What is HIV Incidence Surveillance?
HIV Incidence Surveillance (HIS) is an expanded HIV/AIDS surveillance activity funded by the Centers for Disease Control and Prevention (CDC). The objective is to provide national and local population-based estimates of the number of new HIV infections per year.
Incidence Surveillance employs the serological testing algorithm for recent HIV seroconversion (STARHS). Leftover serum from the HIV positive diagnostic specimen is tested with a special assay that detects HIV-specific antibody. A person's HIV testing and treatment history is gathered in conjunction with the completion of the HIV case report. Both the result of the antibody test and the testing and treatment history of each newly diagnosed person are necessary components of the STARHS algorithm that is used to estimate HIV incidence.
The laboratory assay that measures the concentration of HIV-specific antibody present in the leftover diagnostic serum is called the BED assay. The result may provide an indication that the infection occurred recently.
Laboratories conducting Western blot or other HIV confirmatory tests are requested to submit leftover sera for incidence surveillance. Incidence surveillance is a part of HIV/AIDS case surveillance conducted under Washington Administrative Code legal authority (WAC 246.101).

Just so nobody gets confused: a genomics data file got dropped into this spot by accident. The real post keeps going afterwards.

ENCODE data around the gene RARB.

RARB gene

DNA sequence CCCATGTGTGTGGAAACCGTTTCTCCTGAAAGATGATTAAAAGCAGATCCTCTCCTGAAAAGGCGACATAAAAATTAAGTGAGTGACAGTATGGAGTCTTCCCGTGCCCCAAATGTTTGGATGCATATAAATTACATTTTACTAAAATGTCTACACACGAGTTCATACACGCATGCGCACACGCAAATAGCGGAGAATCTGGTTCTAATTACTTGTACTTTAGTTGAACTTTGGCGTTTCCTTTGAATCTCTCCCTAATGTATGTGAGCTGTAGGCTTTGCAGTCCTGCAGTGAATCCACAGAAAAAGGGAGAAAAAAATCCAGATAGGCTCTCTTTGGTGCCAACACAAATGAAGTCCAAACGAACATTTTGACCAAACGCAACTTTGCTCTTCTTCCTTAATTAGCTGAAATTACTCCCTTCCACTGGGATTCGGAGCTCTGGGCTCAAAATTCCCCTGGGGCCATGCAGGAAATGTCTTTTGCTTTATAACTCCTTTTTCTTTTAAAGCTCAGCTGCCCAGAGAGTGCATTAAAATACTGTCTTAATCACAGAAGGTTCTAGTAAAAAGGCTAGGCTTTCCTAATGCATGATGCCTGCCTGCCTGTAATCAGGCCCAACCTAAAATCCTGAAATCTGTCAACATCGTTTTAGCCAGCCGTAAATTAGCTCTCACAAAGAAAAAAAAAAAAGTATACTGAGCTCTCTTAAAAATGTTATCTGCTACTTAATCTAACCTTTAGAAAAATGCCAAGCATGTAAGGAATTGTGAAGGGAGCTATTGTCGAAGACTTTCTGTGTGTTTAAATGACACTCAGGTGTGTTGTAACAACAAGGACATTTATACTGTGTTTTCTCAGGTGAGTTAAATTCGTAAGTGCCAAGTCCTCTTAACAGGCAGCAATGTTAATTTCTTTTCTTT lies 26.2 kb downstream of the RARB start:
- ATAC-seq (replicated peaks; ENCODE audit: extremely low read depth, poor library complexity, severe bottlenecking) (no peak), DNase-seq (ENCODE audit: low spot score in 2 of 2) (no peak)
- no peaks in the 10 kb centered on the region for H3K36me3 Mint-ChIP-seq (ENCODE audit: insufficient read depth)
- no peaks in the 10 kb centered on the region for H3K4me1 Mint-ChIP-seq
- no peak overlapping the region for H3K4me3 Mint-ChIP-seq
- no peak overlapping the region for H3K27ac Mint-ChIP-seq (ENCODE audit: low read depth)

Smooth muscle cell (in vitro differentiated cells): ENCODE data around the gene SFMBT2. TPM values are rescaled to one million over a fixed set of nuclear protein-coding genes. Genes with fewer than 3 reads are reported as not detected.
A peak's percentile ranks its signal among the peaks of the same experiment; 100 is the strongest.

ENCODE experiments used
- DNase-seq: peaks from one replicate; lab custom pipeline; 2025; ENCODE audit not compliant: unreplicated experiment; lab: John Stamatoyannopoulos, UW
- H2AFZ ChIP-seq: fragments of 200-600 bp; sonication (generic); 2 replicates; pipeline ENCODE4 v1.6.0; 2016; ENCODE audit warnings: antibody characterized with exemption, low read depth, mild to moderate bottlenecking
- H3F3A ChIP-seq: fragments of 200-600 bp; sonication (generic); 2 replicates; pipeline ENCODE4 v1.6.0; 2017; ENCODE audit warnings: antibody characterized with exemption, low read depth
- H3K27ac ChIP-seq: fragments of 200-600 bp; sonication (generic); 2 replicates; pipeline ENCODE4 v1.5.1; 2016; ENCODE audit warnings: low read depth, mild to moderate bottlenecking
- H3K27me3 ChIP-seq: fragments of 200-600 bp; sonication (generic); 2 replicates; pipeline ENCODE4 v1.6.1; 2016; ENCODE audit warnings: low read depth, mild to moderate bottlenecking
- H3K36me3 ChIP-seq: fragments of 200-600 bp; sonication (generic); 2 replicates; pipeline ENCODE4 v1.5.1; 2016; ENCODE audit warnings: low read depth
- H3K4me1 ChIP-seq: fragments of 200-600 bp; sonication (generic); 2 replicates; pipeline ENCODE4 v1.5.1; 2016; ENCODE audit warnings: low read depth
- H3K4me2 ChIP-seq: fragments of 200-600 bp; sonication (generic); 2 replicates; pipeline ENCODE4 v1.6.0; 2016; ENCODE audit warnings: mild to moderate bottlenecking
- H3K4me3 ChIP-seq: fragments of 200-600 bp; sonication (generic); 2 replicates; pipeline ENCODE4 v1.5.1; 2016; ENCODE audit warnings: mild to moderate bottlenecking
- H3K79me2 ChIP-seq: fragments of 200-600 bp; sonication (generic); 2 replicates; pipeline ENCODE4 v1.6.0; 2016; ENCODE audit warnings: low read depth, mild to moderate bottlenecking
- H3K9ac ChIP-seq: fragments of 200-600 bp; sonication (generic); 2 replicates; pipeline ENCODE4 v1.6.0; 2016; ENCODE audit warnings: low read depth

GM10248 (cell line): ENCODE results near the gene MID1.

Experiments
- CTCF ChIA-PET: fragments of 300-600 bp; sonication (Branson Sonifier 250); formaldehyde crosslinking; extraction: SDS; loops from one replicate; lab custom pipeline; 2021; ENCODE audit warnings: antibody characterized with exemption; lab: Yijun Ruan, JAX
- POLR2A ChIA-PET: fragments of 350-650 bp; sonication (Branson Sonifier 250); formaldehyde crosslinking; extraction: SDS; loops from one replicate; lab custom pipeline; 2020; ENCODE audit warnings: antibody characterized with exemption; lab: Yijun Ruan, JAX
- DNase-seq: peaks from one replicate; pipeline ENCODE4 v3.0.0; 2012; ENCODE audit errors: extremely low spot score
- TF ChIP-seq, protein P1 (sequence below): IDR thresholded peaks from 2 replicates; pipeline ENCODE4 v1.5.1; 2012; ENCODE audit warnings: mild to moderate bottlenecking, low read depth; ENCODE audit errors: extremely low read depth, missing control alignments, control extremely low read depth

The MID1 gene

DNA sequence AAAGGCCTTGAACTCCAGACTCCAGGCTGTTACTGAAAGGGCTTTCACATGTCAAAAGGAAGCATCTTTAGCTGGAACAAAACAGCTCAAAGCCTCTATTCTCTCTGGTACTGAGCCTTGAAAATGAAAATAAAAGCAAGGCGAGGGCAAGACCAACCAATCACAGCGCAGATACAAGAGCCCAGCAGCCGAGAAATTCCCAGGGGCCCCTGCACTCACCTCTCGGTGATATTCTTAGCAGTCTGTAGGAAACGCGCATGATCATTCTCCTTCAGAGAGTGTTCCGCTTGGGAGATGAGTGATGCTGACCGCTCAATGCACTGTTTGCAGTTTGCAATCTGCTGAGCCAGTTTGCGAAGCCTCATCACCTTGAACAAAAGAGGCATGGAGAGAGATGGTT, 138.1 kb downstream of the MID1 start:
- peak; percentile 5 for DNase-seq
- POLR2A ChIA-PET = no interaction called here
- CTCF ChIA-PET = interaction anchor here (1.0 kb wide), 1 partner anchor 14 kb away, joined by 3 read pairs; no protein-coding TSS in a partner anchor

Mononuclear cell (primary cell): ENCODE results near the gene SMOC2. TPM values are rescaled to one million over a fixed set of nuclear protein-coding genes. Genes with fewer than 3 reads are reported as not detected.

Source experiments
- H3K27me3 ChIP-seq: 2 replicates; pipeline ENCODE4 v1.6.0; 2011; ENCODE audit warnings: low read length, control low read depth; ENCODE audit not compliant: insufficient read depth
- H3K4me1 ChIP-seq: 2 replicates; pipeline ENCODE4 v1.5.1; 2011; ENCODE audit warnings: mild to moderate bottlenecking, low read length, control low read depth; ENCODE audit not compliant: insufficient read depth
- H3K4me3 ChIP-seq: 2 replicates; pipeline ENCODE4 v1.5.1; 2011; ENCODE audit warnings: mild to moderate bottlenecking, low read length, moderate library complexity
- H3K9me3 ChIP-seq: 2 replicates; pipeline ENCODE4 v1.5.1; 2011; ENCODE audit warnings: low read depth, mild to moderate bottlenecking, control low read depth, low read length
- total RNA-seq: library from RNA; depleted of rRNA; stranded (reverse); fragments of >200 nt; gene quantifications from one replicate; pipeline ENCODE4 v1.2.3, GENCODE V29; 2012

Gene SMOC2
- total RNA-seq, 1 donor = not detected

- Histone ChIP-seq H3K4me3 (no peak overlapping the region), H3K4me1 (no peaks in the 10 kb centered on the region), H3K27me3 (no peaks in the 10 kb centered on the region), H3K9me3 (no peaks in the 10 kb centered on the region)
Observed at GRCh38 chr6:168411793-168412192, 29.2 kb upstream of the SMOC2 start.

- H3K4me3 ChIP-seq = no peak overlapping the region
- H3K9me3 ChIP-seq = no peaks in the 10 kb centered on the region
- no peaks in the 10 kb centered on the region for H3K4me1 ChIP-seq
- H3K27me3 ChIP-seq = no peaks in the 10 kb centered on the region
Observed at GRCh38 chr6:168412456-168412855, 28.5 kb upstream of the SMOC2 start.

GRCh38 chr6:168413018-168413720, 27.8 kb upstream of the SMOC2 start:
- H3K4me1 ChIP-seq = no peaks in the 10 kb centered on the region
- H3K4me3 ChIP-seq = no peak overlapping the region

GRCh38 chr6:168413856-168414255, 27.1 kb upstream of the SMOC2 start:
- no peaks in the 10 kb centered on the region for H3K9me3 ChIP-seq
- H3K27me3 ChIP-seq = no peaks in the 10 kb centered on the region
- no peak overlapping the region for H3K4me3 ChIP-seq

In early 2005, the BED assay replaced the less sensitive EIA (LS-EIA) as the official STARHS assay. Because the BED assay was designed solely for surveillance purposes, patient consent is not required and results are not allowed to be returned to patients or their healthcare providers.
This article describes the development of the BED assay:
Quantitative detection of increasing HIV Type I antibodies after seroconversion: A simple assay for detecting recent HIV infection and estimating incidence (PDF)
Testing and treatment history:
Information about a person's HIV testing and treatment history is collected for each person who is newly diagnosed with HIV. This information is collected on the adult HIV/AIDS case report form. A person's frequency or pattern of HIV testing is important for knowing the probability that a person would be identified as recently infected.
National HIV incidence
In 2008, the CDC published the first national HIV incidence estimate this methodology. The analyses showed that in 2006, an estimated 56,300 new HIV infections occurred (abstract).